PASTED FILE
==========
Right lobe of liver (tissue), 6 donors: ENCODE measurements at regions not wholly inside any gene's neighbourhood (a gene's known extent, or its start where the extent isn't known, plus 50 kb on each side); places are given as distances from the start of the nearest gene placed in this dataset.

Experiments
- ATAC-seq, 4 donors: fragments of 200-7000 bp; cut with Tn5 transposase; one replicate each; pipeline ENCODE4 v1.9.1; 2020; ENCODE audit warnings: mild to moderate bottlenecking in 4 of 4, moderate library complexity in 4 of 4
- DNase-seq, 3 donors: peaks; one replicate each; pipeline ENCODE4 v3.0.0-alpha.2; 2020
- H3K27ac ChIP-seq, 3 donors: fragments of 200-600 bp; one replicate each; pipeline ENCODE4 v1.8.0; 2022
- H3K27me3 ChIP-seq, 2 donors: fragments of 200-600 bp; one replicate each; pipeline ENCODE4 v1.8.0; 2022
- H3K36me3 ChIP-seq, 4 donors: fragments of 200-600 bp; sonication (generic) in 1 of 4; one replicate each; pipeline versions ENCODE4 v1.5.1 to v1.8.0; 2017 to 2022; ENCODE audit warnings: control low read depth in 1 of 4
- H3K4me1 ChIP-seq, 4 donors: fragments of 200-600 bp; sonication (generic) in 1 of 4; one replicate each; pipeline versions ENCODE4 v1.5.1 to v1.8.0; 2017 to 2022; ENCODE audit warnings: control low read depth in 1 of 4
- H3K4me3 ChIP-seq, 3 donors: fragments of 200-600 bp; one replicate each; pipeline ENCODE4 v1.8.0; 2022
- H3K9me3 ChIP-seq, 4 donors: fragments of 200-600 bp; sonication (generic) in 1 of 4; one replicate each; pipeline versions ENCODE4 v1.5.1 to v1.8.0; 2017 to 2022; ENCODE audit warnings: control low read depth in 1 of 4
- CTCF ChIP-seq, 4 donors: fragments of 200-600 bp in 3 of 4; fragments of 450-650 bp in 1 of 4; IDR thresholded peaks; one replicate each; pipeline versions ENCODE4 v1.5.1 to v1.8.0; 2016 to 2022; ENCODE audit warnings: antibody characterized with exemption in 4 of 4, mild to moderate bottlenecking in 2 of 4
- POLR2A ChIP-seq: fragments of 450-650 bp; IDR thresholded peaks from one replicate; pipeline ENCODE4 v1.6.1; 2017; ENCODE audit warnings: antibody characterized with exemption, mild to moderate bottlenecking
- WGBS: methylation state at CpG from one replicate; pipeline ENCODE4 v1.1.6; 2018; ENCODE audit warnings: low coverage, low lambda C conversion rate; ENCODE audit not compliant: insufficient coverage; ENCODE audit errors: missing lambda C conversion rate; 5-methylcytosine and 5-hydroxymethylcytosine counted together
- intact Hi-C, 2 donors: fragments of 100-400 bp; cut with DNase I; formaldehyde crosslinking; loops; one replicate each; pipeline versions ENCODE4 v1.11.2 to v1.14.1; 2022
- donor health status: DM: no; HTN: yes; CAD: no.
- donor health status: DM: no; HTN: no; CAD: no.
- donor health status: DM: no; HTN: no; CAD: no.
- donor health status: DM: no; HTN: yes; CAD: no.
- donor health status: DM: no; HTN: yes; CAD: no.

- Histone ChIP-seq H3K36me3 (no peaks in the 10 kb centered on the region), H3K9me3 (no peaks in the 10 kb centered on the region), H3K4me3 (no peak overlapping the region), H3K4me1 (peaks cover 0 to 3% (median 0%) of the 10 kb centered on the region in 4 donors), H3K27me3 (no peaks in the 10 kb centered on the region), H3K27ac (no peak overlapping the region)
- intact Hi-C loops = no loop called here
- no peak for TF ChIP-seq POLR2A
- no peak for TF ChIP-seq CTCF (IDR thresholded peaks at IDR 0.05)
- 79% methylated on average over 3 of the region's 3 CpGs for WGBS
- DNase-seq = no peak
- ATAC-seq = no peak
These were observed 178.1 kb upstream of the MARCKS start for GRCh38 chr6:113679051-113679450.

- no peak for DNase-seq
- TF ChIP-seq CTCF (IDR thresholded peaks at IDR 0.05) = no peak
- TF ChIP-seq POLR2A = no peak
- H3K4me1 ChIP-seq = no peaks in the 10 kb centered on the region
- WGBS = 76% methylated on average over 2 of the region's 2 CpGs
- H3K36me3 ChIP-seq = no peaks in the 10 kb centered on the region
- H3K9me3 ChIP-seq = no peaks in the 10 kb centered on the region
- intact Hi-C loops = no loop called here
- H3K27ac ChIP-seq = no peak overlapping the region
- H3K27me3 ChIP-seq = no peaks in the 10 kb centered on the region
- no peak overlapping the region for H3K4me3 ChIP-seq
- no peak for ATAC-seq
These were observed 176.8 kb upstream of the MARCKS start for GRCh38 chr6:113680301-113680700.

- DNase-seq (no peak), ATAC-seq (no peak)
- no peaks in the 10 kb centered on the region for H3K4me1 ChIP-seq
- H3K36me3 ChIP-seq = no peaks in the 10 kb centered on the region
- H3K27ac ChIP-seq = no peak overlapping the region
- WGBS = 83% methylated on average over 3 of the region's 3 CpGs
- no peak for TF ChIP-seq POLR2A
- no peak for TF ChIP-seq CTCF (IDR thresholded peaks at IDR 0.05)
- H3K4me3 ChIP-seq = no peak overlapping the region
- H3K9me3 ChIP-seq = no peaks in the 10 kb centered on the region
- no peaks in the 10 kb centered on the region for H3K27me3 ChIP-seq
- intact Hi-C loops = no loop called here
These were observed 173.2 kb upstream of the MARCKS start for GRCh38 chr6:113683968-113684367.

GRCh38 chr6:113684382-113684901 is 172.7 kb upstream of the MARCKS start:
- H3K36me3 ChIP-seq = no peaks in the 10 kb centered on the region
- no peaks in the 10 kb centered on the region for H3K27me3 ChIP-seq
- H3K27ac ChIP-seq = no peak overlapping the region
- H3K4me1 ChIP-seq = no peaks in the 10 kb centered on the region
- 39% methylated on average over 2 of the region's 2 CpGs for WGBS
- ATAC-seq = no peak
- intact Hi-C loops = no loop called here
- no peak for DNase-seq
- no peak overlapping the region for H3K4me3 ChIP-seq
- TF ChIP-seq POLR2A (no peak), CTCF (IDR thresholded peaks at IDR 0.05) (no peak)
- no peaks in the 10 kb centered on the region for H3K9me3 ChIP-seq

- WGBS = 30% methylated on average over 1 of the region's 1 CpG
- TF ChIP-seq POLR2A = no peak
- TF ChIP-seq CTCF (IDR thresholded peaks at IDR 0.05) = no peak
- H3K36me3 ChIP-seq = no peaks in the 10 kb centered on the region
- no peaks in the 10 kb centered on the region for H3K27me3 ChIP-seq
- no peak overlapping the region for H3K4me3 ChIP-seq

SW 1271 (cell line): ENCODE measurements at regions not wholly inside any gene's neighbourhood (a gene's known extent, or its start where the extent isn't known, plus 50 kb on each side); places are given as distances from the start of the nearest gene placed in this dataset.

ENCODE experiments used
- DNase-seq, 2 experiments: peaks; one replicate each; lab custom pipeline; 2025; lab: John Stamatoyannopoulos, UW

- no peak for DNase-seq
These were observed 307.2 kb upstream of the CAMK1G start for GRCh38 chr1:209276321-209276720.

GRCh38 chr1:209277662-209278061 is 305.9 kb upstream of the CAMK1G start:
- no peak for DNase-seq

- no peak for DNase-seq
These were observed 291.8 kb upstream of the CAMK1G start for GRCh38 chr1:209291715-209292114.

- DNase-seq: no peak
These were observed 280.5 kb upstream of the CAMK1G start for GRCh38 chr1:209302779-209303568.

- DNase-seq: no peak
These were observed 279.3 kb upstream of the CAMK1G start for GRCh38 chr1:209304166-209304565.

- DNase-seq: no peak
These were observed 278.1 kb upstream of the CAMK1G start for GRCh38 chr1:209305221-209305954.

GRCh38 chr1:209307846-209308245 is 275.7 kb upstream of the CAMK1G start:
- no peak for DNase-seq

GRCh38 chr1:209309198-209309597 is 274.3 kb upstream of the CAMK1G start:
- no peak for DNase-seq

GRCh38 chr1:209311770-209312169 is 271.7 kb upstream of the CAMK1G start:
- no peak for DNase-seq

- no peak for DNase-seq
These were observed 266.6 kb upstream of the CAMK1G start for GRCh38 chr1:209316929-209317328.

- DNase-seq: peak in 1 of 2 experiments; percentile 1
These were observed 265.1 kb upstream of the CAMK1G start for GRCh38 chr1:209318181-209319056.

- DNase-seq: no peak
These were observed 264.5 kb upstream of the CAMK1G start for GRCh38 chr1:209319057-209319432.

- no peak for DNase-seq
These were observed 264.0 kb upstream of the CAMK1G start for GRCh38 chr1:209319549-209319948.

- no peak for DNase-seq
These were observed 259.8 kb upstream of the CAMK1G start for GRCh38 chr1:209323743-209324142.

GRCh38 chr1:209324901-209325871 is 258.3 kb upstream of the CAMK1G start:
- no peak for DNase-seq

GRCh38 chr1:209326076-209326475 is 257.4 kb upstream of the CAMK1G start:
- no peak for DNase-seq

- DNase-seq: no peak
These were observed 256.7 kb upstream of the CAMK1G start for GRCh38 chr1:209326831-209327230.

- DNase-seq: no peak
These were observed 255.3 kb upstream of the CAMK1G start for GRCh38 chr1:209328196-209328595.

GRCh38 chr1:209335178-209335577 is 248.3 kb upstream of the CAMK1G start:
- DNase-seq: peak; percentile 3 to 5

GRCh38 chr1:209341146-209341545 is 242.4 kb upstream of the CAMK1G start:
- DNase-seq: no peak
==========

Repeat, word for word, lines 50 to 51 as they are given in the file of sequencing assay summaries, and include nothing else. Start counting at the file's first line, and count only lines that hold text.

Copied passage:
- no peaks in the 10 kb centered on the region for H3K27me3 ChIP-seq
- intact Hi-C loops = no loop called here